Year: 1980
Studio: Universal
Director: Robert Greenwald
Writer: Richard Christian Danus/Marc Reid Rubel
Cast: Olivia Newton-John, Michael Beck, Gene Kelly

Like The Rocky Horror Picture Show, this was another film from the same era and aesthetic that I didn't get around to seeing until decades later. And like Rocky Horror, the years offer enough hindsight to reveal how shoddy and low quality it all is.

Newton-John was never a great actress, but her inclusion in a movie with a lot of pop culture hooks of the time (the iconic outfit, the roller skating) and the music and love story seemed like a safe enough bet for any studio.

Unfortunately (and this was news to me only after looking into it soon after watching – I'd assumed it had been a big hit because of the attention it got at the time), it was given a critical kicking and took a bath at the box office.

Artist Sonny (Michael Beck) is supposed to be a rebellious, unsatisfied romantic as he works in an art studio, instead coming off as a self absorbed and ungrateful tosser as he butts heads with his music recording company boss about having to... you know... work in order to get paid.

But he comes across the beautiful Kira (Newtown John), first on an album cover and secondly when she skates up to him in a park, kisses him and then disappears for no reason, and finds himself inspired.

As Sonny tries to track the mysterious girl down he's drawn to an abandoned roller skating rink and performance arena, and it's there he finds her, skates around, falls in love and hardly questions it when she refuses to talk about herself or where she's from. All we know is that she seems to be some supernatural being put on Earth to give him back his mojo.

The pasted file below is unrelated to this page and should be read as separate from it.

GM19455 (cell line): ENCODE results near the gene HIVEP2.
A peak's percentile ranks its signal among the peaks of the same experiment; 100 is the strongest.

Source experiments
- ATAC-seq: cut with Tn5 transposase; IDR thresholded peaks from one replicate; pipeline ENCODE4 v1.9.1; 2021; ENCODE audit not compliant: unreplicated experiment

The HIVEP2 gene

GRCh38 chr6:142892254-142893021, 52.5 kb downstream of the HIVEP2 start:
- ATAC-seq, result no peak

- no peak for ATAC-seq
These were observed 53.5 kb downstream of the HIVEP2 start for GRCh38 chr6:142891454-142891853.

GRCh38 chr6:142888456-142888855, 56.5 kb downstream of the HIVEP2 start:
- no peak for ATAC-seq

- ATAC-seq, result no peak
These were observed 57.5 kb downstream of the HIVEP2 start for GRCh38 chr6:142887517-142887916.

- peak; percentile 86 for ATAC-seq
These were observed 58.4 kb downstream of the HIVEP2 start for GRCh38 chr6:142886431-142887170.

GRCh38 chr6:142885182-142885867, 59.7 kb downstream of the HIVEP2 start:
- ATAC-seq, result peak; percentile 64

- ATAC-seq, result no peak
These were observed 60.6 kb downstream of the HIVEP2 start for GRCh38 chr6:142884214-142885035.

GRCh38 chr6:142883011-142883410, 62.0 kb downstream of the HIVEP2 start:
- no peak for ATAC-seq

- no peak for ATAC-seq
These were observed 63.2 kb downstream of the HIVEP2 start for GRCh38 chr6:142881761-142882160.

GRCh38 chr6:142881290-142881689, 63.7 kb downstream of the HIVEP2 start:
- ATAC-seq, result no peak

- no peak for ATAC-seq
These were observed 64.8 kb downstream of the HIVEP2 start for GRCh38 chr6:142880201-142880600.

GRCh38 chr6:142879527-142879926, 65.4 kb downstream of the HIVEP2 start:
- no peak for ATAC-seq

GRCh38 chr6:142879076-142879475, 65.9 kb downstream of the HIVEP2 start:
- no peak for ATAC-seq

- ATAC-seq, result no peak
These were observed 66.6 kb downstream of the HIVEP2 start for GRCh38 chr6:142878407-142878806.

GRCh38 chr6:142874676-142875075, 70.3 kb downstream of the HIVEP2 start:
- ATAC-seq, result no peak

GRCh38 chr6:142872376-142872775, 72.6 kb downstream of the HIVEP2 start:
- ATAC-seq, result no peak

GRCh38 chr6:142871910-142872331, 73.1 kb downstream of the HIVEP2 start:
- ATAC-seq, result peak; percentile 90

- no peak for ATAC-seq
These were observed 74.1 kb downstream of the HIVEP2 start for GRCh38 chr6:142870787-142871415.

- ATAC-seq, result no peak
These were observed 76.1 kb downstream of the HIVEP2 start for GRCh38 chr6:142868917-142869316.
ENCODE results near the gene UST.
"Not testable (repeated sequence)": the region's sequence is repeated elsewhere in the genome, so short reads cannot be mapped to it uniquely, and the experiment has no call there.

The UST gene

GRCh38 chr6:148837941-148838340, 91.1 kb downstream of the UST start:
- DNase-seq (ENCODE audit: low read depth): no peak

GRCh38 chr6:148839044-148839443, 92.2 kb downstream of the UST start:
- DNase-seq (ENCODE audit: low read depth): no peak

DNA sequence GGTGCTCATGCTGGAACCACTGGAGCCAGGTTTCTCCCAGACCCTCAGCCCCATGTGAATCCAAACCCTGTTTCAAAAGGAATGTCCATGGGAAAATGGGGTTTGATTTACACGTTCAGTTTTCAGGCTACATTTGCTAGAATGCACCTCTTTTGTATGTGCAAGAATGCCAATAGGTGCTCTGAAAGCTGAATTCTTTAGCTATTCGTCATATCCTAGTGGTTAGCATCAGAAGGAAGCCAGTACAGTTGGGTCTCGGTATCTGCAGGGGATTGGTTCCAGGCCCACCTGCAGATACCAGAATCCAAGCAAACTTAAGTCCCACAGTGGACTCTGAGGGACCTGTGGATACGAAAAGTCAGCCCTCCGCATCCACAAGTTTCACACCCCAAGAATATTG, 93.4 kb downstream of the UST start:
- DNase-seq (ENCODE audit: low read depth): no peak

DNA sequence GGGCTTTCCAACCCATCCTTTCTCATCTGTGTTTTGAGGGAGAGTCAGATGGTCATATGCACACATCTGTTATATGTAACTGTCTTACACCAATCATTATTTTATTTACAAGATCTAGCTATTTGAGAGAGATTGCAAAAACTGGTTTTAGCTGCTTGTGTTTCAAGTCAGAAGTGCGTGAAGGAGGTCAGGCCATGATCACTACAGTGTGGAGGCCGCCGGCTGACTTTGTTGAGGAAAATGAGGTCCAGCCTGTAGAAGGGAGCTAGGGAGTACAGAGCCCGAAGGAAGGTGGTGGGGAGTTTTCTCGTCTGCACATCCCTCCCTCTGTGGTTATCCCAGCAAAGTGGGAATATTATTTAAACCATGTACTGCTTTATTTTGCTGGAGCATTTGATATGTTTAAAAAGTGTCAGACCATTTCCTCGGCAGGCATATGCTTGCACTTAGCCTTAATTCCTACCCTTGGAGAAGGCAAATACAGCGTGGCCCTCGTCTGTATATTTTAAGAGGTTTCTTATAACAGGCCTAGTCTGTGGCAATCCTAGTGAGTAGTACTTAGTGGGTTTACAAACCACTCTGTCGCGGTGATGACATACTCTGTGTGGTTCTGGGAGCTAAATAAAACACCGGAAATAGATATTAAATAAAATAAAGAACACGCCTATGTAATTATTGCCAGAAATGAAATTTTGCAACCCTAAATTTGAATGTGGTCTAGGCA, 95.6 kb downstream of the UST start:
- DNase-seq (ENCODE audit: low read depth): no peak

Sonny also randomly (and with a complete lack of believability) meets and makes friends with a former Golden Age dancer (Gene Kelly), eventually convincing the wealthy older man to go into business with him turning the rink into a skating club-cum-theatre.

The entire movie is all sickening sweetness and light until then so something has to go wrong, and it does when Kira finds she's being called back to where she's from – the story of her character is as ridiculous as the animated effects that depict her home are tacky. Think of the abrupt third act turn in From Dusk Till Dawn when a road movie crime caper suddenly turned into a vampire apocalypse, only stupid instead of cool.

Beck looks like a cross between a young John Cena and a child molester and – like Greg Harrison from Razorback or Michael Vartan from Rogue – never went anywhere after this. Kelly apparently took the role because the locations were all close to his Beverly Hills home, and Newton-John is far more animated while singing the titular song than speaking the dialogue.

Like All That Jazz, another 35-year-old musical classic I finally watched not long before this, it's all (badly dated) flash and pizzazz and no story.

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